This isn’t rocket science; it’s an emphasis on the ABCs of the faith. Spiritual transformation starts at the beginning by renewing our baptismal vows through repentance and faith in Christ as Lord and Savior, relying on the empowerment of the Holy Spirit for Christian living.
Renewal comes to a parish one person at a time, so we begin with ourselves. Leaders and laity alike must ask if we have consciously embraced Jesus’ call to “take up the cross and follow” him (Mark 8:34).
The gift of salvation requires a response. People sometimes need a gentle question about where they stand in relation to Christ. That can happen throughout the liturgical year in sermons, counseling, Bible studies, home visits, or simply over a cup of coffee. Regardless of how it happens, internal evangelism and the call to discipleship are the prescriptions for a vibrant parish.
Is this necessary for their salvation from hell, or only for living the fullness of Christian life?
Only God knows! It depends on where each individual stands in relationship with God. Some think they are Christians just because they are from an Orthodox country; others are religious but lost. Many have been spiritually neglected and need pastoral care. Overall, Orthodox people are quite receptive to the gospel when it is presented clearly by a loving and trusted member of the church.
Just because the gospel is in the church doesn’t mean that our people have understood and appropriated its message. Our mystical teachers, such as St. Symeon (tenth century) and St. Makarios of Egypt (fourth century), remind us of the need for a conscious experience of God in the heart.
While repentance leads to this consciousness, for some the awareness of God’s life in the soul may come suddenly, while for others only gradually as they obey the commandments.
Especially in the Orthodox world, how can evangelicals assist this gospel message?
Evangelicals must first examine their own attitudes and goals. Do they believe Orthodoxy is not true Christianity? Do Orthodox need an evangelical conversion?
Missionaries can further their work in Orthodox lands by first learning as much as they can about the faith and its influence on the cultural heritage.
Monasticism, for example, is at its core the embodiment of Jesus’ call to “take up your cross and follow me” (Luke 9:23). Study the icons and the saints. Read Dostoevsky and listen to Tchaikovsky. Conversations around these topics are also a good way to build bridges with clergy.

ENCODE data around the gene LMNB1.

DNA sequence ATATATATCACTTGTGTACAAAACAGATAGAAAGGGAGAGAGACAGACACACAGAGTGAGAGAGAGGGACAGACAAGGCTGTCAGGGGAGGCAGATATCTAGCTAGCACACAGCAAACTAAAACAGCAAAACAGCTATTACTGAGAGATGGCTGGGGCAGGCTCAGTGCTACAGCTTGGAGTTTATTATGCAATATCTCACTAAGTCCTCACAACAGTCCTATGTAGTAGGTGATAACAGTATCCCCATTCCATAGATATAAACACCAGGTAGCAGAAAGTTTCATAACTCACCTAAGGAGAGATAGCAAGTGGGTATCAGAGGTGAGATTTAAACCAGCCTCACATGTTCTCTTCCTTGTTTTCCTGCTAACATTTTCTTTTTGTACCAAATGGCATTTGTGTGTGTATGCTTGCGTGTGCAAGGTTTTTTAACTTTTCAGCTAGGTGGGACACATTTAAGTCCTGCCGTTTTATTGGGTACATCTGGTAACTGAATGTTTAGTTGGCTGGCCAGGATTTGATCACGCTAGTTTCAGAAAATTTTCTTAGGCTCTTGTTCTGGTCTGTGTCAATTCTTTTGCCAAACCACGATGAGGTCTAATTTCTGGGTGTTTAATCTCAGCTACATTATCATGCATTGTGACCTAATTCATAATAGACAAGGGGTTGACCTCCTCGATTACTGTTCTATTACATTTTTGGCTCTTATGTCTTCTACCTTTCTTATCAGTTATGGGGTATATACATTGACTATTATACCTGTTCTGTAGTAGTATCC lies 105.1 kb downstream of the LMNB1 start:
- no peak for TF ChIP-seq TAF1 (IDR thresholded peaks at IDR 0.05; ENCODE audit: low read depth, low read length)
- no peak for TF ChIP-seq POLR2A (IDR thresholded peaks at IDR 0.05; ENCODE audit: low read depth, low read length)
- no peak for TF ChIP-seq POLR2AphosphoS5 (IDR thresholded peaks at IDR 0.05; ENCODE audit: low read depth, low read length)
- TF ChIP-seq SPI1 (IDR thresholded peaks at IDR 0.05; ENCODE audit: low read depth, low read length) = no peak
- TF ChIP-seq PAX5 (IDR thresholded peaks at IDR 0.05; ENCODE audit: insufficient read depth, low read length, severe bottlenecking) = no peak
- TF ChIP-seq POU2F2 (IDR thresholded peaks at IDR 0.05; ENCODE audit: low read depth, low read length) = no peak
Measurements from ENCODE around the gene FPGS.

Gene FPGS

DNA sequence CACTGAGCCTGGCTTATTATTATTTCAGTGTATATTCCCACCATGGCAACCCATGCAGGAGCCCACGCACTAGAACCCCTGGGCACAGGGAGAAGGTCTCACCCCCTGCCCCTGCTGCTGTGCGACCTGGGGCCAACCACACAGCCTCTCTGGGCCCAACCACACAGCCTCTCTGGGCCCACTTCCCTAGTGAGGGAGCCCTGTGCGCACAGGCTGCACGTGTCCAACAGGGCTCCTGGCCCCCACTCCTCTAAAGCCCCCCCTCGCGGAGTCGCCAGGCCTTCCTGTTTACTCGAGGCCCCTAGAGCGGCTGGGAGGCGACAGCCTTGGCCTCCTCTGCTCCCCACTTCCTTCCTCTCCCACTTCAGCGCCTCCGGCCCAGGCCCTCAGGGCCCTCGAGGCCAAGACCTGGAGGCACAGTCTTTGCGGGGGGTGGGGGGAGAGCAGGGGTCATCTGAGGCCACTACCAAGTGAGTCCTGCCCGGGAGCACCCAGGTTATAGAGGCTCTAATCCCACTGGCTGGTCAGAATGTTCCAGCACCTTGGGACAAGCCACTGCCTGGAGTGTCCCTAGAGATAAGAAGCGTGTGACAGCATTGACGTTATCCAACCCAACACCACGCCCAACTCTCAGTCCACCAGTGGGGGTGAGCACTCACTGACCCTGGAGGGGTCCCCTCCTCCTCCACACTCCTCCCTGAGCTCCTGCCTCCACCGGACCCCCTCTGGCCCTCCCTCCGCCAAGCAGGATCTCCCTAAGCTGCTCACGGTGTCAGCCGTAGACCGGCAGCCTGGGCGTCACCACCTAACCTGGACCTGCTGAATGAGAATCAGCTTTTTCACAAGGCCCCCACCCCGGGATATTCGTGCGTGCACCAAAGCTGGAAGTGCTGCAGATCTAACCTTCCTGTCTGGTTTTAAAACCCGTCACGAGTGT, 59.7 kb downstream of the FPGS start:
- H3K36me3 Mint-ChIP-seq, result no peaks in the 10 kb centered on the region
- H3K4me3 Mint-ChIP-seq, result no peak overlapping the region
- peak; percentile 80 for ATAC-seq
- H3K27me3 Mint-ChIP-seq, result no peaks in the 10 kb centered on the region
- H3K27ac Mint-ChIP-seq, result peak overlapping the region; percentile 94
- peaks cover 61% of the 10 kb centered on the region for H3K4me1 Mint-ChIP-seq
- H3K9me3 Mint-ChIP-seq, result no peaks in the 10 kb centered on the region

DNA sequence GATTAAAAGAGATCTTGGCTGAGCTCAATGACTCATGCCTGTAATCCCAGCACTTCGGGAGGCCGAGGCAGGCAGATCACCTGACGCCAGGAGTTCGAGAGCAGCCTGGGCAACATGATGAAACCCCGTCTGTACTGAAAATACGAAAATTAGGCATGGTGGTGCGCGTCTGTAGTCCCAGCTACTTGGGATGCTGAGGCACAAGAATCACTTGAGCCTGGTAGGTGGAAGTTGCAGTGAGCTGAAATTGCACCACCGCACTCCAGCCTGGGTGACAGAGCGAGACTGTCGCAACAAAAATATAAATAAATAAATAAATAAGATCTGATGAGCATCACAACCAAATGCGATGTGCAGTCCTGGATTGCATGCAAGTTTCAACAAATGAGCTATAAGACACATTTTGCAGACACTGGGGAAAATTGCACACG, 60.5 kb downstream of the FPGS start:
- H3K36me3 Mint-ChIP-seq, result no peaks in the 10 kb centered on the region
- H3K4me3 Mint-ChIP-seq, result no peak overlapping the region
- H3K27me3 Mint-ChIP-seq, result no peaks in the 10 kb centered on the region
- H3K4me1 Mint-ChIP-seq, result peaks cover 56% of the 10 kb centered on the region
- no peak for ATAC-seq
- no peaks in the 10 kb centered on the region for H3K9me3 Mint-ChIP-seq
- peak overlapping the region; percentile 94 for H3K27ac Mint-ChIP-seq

Greater success among the Orthodox might come through a reminder of the gospel witness already present within the writings of their own cherished leaders.
Your book notes that evangelicals are sometimes discriminated against in the Orthodox world.
Recognizing the major concern over proselytism by evangelical missionaries in Orthodox lands, the Orthodox also need to understand who evangelicals are. Too often, they are lumped together indiscriminately with sects and cults who reject the divinity of Christ and the Holy Trinity.
I think the Lord would be pleased if more Orthodox leaders could understand the difference between the popular, sometimes less sophisticated forms of evangelicalism that appear on TV or the internet, and the respectable theological heritage of evangelical scholarship—such as that present in LOI.
But with or without an improved mutual understanding in Orthodox countries, faith is best served by protecting the rights of all people to exist without discrimination. Human and religious freedom lie at the heart of the biblical and patristic understanding of the image of God, because the only love worth receiving is a love that is freely given.
What is your hope for the unity of the church?
We are already united in Christ but that unity is imperfect—anything more requires full agreement in faith. But we cannot take Communion together, for example, since we believe so differently about the real presence of Christ in the Eucharist.
I do not believe Orthodox and evangelical Christians will ever become visibly united, and I am fine with that. There are too many differences that must not be minimized for the sake of superficial unity. Our imperfect unity, however, can have a more perfect witness by supporting our mutual proclamation of Christ as Lord and Savior.
We can do this through social action to help the poor, defense of the unborn child and monogamous heterosexual marriage, and the “cooperative evangelism” advocated by Billy Graham. Years ago, high-ranking Orthodox bishops publicly supported his campaigns in Russia and Romania, on the condition that all Orthodox people who came forward to dedicate their lives to Christ would be directed back to an Orthodox church for follow-up.
Together, may God give us such mutual humility and love, for the sake of Christ and his worldwide church.